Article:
Student petition opposes Kasich’s anti-union stand

Caitlin Restelli

College Democrats vs. College Republicans on Bill 5

College Democrats:

The College Democrats are not participating in any protests or rallies taking place this week because “most of us just don’t have time this week with the CDA conference coming up this weekend,” said Chrissy Francisco, College Democrats president. “If the protests go on after this week, you can look forward to us participating in at least one of them.”

The organization is strongly opposed to the passing of the bill. Francisco said they are strong supporters of the middle class, and they feel that collective bargaining plays a vital role in hearing the working contract between workers and their employers.

“We don’t want to see the voice of the middle class being taken away,” Francisco said. “And we feel that that’s exactly what the Senate Bill No. 5 would accomplish.”

College Republicans:

The College Republicans won’t be protesting against the passing of Bill five because they are in favor of it.

“The Republican Party is traditionally a pro-business political party and its base is anti-union,” said Andrew Polz, College Republicans president.

Polz said unions fight for higher wages and benefits for the workers, but they usually do it at the expense of the efficiency of the business.

With collective bargaining, if one person gets a wage raise, then all employees get a wage raise, “so it’s not based upon merit, per say, and that’s one of the main reasons why Republicans don’t like that,” Polz said.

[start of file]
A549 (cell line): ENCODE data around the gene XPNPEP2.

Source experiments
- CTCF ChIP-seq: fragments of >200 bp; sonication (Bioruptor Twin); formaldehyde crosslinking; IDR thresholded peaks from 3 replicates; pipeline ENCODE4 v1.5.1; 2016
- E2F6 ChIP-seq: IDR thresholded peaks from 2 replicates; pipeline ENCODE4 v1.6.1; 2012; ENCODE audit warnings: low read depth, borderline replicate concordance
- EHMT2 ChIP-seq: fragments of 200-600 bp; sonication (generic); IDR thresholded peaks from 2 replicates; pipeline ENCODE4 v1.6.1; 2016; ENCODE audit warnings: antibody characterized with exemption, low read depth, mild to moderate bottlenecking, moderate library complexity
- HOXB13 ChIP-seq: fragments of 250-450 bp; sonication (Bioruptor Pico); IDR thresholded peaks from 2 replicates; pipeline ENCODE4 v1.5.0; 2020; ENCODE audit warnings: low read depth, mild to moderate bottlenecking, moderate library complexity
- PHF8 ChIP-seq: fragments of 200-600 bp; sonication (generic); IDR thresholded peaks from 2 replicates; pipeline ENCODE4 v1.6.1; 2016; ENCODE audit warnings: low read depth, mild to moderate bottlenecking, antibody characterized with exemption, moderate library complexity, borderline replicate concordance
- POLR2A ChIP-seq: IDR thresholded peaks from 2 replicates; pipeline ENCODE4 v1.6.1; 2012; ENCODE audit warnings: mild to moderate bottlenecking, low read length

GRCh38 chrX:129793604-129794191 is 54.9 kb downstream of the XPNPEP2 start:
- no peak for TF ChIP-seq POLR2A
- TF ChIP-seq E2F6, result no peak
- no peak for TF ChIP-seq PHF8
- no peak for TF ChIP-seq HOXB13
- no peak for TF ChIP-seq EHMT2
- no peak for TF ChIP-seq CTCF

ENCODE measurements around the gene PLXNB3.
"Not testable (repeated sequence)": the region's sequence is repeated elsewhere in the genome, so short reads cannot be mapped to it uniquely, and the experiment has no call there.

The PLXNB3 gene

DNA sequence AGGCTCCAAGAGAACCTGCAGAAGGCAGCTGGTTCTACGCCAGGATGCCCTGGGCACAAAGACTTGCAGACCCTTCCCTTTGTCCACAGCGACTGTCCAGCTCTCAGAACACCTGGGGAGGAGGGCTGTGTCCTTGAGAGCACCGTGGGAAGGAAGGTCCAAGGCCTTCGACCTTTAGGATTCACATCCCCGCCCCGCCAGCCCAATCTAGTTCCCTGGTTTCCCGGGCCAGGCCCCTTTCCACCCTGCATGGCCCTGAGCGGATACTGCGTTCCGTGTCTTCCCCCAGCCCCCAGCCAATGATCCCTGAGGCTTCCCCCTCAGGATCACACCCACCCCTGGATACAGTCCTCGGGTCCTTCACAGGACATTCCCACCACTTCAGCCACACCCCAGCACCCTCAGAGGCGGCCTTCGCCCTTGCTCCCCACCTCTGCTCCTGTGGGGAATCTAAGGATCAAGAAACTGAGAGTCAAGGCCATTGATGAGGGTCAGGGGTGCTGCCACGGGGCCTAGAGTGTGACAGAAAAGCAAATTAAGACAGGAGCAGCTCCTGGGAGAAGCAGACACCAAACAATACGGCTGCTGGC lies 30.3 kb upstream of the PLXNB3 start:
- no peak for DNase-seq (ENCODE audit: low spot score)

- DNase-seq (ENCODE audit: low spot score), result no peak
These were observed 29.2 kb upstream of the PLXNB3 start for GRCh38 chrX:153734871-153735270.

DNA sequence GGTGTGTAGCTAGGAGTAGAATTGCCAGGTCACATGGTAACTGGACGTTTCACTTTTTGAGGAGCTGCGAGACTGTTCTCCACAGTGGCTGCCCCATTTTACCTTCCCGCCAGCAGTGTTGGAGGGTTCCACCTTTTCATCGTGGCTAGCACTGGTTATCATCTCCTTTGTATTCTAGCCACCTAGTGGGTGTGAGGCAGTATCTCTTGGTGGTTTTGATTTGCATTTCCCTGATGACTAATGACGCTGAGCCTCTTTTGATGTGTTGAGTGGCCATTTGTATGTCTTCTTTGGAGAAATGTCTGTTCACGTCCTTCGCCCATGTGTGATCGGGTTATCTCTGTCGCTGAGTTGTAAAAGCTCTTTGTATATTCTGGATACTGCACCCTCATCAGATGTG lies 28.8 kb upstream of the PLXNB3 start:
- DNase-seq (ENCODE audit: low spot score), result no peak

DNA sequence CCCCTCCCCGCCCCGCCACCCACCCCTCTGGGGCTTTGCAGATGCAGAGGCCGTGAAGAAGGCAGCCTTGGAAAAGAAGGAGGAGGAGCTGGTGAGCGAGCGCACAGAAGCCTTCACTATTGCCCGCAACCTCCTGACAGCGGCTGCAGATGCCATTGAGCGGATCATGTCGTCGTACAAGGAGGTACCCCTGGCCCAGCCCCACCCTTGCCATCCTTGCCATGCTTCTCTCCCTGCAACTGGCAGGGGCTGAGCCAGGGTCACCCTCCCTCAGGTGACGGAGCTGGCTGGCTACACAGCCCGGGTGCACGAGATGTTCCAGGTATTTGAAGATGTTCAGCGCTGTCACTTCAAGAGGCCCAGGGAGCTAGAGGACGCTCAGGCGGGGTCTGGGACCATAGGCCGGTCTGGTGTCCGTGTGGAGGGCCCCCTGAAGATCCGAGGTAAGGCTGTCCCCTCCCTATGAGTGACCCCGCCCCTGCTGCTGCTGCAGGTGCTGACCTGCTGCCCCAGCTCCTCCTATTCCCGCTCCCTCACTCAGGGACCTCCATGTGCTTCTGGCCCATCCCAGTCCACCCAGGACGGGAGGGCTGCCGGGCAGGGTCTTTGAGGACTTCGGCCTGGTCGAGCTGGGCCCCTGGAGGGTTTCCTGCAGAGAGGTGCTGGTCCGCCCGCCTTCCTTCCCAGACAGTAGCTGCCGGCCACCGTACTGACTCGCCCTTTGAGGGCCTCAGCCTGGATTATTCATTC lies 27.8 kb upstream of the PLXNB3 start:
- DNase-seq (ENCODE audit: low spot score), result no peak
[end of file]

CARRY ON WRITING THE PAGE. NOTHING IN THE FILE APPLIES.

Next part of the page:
In a little over a week, a Kent State senior’s petition against Senate Bill 5 received more than 11 times as many signatures as he was hoping to achieve.

Mark Miller, senior justice studies major, created an online petition last Monday to stop the anti-collective bargaining bill from passing through the Ohio Senate. His goal to acquire 500 signatures was met by the second day. At the time of printing, the petition had acquired 5512 signatures.

If passed, Senate Bill 5 will significantly affect the ability of state and local public workers to negotiate terms of their employment through collective bargaining.

“This affects our professors because we are a state university,” Miller said. “By eliminating collective bargaining, it totally screws them over.”

Collective bargaining allows unions and employers to discuss hours, wages and working conditions and decide what is best for both parties.

Miller read articles about Bill 5 early last week. After learning about the aftermath the bill would have if it passed, he turned to a website to create the petition.

The petition is targeting Gov. John Kasich and the Ohio Senate. Miller said the signatures are comprised of 97 to 98 percent Ohioans.

When signing the petition, people are asked to provide their residency. For every signature, an e-mail is sent to Governor Kasich, and for Ohioans, an e-mail is sent to their district representative as well as neighboring districts’ representatives.